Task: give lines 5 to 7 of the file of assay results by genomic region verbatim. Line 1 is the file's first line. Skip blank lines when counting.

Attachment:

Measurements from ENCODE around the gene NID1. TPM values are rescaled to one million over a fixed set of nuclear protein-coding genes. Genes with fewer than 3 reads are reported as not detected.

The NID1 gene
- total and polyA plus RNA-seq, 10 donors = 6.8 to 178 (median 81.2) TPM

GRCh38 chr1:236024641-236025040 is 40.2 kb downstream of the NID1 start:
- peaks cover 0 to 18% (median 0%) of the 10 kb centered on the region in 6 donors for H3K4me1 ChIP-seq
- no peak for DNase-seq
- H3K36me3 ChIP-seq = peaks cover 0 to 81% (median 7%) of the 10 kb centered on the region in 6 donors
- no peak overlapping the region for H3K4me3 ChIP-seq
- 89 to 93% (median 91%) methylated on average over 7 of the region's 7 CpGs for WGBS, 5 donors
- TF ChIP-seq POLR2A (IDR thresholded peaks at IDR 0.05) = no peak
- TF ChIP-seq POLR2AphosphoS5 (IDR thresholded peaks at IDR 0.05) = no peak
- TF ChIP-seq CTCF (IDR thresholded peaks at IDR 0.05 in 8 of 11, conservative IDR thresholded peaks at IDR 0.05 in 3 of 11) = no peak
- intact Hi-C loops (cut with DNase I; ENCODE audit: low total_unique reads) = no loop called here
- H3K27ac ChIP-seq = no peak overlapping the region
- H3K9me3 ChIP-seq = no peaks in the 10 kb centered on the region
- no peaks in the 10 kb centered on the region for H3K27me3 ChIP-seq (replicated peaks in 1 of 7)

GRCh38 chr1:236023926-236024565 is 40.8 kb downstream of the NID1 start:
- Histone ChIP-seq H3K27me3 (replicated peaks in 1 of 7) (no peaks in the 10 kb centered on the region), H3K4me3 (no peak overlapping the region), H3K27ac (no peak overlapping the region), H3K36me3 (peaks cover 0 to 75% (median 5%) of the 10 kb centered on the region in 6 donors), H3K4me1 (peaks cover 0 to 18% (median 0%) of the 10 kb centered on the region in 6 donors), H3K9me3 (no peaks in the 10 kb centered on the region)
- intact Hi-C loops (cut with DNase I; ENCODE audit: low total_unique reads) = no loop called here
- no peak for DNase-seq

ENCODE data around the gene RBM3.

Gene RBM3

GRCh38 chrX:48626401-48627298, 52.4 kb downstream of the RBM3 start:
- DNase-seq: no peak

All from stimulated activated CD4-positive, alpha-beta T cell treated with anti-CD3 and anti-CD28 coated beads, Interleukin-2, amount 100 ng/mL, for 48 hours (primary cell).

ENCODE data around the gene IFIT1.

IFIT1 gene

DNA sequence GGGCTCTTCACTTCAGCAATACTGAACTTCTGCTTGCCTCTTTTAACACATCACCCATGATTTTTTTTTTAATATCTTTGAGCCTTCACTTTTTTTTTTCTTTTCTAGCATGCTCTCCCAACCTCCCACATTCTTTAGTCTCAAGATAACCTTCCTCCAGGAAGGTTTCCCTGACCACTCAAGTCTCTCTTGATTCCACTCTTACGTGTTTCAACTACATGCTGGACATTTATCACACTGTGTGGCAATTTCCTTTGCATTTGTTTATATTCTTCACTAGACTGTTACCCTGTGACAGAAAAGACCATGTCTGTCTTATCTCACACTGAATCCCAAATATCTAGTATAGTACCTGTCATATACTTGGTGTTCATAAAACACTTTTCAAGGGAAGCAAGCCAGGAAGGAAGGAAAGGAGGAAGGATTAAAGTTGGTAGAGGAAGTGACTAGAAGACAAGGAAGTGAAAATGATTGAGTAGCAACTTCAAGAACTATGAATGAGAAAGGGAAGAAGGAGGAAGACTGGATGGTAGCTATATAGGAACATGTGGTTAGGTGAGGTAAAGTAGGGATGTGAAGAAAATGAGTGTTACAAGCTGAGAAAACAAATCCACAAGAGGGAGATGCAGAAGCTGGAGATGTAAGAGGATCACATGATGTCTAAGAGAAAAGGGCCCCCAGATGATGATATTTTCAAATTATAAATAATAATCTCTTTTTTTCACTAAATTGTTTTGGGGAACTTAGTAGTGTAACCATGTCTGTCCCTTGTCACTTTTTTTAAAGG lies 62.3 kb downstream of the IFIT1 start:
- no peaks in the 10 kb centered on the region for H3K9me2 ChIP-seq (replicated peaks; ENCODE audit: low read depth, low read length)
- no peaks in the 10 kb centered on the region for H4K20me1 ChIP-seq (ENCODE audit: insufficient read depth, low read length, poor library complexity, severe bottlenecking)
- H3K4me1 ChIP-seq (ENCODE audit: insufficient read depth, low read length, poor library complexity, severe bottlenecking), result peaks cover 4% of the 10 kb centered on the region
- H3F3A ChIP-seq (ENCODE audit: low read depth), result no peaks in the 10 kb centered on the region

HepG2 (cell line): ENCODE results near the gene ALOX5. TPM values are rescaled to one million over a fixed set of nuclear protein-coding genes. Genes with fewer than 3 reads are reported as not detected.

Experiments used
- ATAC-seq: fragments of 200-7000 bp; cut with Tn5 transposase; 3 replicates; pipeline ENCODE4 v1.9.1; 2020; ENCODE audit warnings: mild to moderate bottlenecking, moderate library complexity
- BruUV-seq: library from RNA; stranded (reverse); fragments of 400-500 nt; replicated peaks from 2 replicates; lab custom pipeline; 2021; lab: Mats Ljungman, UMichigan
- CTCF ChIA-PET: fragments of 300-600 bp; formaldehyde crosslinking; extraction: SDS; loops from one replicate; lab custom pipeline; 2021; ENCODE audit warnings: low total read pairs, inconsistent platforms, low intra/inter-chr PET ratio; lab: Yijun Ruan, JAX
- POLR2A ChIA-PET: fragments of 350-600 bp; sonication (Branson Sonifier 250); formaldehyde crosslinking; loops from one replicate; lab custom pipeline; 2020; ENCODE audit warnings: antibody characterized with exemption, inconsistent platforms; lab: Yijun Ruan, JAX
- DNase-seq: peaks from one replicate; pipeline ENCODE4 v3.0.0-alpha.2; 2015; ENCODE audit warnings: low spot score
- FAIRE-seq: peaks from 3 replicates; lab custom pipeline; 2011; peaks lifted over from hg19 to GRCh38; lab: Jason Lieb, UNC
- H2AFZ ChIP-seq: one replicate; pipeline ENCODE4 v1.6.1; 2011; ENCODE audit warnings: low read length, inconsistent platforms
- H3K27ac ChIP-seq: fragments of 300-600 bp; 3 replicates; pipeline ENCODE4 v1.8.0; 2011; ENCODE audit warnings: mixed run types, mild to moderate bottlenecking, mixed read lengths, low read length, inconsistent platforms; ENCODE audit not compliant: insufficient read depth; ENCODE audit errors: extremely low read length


- peaks cover 0 to 18% (median 0%) of the 10 kb centered on the region in 6 donors for H3K4me1 ChIP-seq
- no peak for DNase-seq
- H3K36me3 ChIP-seq = peaks cover 0 to 81% (median 7%) of the 10 kb centered on the region in 6 donors